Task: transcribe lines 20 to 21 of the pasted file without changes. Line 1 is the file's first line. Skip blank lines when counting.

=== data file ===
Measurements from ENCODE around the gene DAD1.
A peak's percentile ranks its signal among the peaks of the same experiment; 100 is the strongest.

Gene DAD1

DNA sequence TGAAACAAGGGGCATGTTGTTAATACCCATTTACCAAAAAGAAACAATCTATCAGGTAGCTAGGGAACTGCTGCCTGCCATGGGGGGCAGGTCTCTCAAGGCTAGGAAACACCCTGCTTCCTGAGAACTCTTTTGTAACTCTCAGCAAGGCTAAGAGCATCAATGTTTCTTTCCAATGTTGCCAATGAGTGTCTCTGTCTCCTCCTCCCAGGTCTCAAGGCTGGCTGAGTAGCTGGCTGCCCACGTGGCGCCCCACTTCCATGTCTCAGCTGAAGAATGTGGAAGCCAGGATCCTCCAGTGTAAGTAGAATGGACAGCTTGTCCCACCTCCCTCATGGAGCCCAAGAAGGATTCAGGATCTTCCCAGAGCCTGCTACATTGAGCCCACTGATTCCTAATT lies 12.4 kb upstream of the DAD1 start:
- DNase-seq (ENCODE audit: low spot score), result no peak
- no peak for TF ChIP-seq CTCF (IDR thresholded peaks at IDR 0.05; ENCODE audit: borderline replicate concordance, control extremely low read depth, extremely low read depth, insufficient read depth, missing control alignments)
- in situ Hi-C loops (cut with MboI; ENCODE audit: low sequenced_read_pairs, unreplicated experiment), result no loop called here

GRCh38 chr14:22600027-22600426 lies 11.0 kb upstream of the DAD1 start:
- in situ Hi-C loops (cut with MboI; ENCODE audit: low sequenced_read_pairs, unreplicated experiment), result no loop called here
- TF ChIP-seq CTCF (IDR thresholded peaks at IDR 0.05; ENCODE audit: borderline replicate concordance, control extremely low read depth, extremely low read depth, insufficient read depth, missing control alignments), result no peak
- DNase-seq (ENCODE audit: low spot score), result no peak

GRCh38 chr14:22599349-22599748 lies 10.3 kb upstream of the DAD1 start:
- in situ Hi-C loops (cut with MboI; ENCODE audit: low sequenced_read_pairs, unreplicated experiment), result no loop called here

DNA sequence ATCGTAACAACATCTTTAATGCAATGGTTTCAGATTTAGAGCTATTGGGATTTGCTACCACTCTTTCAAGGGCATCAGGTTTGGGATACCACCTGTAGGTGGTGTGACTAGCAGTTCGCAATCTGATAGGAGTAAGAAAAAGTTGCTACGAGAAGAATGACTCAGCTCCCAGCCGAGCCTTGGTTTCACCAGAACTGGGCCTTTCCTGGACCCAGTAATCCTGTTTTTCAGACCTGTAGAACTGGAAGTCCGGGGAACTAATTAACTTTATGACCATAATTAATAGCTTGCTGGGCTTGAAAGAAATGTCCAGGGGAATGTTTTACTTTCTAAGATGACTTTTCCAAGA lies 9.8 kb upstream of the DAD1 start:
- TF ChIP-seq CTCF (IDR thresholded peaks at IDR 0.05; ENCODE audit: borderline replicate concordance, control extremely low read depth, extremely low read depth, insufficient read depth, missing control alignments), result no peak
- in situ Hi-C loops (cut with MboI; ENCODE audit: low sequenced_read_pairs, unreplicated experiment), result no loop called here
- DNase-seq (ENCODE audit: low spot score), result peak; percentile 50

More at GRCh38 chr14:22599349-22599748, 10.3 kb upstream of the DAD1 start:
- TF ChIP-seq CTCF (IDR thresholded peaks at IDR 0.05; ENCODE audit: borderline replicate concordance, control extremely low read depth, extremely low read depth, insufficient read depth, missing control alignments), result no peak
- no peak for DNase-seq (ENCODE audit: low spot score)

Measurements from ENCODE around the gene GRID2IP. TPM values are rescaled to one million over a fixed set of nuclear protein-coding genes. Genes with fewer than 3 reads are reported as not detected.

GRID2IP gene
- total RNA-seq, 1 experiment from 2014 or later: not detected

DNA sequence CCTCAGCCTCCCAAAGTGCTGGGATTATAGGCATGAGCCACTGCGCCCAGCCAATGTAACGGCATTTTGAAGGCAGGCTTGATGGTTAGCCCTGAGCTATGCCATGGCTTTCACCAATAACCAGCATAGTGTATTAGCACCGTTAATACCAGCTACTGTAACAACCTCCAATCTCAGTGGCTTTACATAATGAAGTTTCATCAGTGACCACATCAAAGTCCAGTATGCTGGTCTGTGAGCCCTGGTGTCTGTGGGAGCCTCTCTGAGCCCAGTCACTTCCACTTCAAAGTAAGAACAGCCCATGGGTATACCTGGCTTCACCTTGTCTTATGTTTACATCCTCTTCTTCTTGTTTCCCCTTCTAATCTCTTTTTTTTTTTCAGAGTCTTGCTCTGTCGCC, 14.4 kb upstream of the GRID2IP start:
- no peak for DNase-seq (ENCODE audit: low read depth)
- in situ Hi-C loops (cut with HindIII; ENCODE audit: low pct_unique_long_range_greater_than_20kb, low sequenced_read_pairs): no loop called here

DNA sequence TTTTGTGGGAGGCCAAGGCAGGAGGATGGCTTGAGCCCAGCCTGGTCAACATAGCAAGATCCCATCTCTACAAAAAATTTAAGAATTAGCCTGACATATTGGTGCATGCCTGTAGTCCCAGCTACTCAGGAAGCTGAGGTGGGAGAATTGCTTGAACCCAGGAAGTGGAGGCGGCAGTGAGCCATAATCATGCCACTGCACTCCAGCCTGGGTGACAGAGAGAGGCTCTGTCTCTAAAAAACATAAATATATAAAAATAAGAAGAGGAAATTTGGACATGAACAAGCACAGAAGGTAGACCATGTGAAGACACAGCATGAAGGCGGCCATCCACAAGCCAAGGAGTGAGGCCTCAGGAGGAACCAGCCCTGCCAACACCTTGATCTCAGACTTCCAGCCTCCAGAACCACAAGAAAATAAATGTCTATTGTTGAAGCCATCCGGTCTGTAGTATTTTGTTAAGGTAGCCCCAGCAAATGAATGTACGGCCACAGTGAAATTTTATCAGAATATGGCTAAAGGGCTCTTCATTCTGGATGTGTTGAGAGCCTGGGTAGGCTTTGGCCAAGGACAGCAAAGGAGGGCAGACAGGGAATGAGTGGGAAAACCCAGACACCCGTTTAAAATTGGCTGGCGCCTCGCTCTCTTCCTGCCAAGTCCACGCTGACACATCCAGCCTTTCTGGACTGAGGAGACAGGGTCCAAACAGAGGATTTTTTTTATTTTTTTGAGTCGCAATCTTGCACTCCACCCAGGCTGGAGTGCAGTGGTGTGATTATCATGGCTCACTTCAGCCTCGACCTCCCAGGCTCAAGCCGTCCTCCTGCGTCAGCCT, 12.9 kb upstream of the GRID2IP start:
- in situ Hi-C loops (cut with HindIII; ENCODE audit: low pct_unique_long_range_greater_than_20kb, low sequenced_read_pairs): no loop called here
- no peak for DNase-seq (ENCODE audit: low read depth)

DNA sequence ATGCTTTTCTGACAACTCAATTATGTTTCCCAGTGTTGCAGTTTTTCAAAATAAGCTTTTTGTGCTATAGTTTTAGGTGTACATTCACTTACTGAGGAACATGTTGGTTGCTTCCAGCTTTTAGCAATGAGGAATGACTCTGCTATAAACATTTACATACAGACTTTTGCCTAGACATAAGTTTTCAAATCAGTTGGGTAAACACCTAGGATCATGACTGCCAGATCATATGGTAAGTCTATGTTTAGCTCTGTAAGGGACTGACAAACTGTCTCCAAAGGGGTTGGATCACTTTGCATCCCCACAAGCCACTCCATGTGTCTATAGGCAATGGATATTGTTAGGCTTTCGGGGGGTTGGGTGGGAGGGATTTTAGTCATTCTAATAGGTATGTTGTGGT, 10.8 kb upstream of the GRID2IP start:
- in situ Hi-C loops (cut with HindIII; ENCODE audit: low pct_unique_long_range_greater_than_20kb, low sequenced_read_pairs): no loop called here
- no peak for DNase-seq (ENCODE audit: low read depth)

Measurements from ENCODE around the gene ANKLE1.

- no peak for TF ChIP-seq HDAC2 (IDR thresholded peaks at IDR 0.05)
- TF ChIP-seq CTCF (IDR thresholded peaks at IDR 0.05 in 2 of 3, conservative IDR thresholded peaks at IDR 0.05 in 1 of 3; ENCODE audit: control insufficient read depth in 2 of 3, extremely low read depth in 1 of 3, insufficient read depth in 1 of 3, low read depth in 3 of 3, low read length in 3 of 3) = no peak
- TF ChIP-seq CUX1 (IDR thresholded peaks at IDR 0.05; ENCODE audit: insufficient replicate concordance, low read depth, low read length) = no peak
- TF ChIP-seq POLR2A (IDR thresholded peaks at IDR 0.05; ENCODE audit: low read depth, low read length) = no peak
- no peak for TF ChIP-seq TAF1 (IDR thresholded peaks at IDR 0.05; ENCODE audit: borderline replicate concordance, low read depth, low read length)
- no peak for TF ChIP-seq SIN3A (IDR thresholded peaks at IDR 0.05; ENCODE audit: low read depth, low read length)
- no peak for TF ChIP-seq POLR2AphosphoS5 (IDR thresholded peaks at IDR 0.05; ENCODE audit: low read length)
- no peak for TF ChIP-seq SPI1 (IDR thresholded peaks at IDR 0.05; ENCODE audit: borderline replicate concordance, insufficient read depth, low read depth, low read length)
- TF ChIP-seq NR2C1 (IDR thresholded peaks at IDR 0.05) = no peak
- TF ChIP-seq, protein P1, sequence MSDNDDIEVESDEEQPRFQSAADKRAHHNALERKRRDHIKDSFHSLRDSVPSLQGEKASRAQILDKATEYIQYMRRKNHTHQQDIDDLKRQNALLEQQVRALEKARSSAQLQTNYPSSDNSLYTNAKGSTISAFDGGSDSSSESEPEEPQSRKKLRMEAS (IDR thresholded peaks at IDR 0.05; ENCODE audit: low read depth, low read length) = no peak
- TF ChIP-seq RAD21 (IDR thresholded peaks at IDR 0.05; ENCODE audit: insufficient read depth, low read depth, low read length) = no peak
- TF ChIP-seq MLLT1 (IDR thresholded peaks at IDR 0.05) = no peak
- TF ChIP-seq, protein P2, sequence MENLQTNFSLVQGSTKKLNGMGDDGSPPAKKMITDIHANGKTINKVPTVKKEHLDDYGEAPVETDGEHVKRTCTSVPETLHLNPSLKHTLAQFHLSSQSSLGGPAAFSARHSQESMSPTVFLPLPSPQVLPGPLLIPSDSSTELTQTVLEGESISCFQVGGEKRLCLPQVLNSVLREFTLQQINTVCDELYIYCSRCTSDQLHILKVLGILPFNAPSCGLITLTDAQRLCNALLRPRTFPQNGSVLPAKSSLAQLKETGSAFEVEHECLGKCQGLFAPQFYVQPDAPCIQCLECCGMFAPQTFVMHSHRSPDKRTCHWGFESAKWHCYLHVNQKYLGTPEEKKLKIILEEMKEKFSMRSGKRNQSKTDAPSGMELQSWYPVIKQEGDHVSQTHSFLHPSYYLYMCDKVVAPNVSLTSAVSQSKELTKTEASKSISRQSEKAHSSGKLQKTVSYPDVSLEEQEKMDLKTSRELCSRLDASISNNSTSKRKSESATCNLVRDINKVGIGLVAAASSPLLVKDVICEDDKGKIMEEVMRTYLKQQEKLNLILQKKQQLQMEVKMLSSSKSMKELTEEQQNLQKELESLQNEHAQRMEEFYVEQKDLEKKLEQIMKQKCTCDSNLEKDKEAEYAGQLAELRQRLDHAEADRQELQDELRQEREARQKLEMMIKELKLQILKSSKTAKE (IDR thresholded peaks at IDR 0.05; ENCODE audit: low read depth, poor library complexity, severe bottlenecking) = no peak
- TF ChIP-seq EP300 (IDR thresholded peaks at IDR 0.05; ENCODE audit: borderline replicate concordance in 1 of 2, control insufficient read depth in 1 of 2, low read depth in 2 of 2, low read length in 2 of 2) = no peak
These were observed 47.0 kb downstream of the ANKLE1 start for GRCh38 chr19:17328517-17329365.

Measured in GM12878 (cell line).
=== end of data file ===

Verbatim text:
- no peak for DNase-seq (ENCODE audit: low spot score)

Measurements from ENCODE around the gene GRID2IP. TPM values are rescaled to one million over a fixed set of nuclear protein-coding genes. Genes with fewer than 3 reads are reported as not detected.